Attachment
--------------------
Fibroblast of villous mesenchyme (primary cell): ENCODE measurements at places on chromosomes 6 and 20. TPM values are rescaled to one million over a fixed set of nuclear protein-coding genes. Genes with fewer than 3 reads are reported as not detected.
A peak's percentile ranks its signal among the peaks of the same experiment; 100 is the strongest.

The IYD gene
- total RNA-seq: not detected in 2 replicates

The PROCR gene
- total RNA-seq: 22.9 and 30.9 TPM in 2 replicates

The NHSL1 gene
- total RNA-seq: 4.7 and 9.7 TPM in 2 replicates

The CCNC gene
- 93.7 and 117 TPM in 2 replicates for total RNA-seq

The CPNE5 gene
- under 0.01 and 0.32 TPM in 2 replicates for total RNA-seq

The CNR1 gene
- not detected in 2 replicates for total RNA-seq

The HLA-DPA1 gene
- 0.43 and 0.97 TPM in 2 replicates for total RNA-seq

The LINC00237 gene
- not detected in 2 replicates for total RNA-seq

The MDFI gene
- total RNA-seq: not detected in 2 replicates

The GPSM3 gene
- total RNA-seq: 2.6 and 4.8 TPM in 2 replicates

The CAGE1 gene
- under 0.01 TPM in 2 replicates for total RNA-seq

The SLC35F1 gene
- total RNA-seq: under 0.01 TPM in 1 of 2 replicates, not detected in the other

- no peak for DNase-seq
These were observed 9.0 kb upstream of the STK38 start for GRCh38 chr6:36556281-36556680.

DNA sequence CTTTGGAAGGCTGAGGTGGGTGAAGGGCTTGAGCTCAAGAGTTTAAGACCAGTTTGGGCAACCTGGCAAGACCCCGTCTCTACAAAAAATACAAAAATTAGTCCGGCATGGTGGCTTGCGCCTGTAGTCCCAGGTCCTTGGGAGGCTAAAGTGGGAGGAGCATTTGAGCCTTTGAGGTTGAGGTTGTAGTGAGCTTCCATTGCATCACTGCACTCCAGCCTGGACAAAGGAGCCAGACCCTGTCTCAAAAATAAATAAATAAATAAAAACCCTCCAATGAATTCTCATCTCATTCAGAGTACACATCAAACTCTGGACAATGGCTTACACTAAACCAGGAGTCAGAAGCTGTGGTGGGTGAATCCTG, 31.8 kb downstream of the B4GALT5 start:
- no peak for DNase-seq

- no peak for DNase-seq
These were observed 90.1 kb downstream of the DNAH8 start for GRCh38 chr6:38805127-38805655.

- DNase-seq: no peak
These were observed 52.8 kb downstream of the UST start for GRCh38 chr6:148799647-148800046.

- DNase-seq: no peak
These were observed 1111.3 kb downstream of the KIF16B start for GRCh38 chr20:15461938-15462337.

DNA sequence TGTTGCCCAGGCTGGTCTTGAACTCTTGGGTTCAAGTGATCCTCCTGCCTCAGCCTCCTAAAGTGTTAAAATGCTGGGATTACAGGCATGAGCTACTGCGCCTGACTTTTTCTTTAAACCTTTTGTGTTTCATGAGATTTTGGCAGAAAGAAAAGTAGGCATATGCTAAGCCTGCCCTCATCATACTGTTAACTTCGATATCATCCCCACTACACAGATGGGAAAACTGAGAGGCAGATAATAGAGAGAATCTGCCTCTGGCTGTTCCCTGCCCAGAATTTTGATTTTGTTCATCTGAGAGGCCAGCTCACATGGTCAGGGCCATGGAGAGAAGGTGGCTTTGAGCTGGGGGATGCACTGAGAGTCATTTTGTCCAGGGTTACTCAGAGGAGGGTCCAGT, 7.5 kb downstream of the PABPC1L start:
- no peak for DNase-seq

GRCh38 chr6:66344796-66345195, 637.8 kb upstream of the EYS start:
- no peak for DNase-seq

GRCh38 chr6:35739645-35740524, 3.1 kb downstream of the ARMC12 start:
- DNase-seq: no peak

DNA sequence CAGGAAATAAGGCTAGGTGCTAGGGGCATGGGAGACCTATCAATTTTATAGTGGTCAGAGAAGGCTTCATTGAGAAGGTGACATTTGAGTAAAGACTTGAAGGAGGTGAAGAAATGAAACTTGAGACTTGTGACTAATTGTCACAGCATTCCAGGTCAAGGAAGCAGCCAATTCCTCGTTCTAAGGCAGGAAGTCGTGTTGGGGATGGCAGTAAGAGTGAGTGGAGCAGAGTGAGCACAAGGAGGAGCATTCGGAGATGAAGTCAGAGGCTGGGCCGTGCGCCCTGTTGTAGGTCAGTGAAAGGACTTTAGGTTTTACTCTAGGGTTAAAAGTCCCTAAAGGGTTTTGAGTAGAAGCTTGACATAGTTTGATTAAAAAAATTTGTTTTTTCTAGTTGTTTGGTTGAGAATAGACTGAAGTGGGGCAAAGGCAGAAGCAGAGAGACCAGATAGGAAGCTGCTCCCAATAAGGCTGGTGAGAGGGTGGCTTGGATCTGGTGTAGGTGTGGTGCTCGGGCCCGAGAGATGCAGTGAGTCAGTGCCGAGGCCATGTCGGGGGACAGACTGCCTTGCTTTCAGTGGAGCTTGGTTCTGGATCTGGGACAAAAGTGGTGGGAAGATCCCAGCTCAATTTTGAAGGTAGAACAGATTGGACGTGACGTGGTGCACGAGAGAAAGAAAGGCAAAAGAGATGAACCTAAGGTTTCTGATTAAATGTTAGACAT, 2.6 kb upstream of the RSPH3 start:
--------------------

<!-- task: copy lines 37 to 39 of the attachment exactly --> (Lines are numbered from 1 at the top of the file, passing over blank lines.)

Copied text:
DNA sequence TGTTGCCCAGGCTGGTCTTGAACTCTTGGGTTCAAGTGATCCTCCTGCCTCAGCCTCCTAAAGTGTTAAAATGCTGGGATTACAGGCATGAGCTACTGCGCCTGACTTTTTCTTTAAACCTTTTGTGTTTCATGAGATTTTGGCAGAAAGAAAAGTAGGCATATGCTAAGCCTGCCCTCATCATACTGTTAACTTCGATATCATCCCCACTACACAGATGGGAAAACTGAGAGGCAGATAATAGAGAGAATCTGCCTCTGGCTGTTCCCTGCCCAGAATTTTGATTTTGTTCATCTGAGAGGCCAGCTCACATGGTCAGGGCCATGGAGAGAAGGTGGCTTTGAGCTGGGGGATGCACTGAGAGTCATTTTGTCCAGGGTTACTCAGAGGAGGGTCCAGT, 7.5 kb downstream of the PABPC1L start:
- no peak for DNase-seq

GRCh38 chr6:66344796-66345195, 637.8 kb upstream of the EYS start: